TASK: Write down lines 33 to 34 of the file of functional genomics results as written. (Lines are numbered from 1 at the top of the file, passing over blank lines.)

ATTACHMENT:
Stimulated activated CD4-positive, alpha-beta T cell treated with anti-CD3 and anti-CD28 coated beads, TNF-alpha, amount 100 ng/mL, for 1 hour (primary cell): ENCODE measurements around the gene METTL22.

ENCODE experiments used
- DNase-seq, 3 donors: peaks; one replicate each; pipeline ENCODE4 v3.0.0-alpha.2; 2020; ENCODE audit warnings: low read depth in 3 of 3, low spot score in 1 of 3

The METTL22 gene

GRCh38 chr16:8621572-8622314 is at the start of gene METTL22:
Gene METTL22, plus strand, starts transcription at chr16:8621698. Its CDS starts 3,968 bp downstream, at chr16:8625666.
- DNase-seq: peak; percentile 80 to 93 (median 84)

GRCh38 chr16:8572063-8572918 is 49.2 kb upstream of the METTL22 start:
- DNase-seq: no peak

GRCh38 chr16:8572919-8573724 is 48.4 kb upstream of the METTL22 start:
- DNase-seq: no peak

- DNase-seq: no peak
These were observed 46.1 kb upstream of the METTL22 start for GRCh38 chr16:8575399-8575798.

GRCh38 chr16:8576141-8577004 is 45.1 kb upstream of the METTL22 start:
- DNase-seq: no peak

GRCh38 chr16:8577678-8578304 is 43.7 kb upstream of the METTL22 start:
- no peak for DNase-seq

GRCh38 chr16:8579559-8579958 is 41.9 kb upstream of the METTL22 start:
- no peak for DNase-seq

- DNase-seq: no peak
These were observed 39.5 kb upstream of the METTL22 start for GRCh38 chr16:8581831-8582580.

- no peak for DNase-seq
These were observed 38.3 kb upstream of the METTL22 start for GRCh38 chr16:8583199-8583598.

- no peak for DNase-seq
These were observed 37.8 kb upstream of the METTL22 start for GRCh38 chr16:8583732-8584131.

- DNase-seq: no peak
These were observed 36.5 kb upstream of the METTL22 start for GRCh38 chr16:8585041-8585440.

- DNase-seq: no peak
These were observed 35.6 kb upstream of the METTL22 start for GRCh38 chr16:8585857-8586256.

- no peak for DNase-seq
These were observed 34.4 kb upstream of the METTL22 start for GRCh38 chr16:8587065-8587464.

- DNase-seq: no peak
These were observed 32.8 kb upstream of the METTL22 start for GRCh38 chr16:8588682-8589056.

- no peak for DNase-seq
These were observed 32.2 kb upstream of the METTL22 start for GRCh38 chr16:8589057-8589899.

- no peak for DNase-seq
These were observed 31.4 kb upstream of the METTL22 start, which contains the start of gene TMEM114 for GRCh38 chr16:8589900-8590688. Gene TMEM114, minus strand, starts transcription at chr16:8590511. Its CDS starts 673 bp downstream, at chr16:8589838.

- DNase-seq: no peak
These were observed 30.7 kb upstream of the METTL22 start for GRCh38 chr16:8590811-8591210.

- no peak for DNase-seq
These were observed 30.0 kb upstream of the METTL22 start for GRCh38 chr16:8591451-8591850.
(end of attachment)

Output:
These were observed 32.8 kb upstream of the METTL22 start for GRCh38 chr16:8588682-8589056.

- no peak for DNase-seq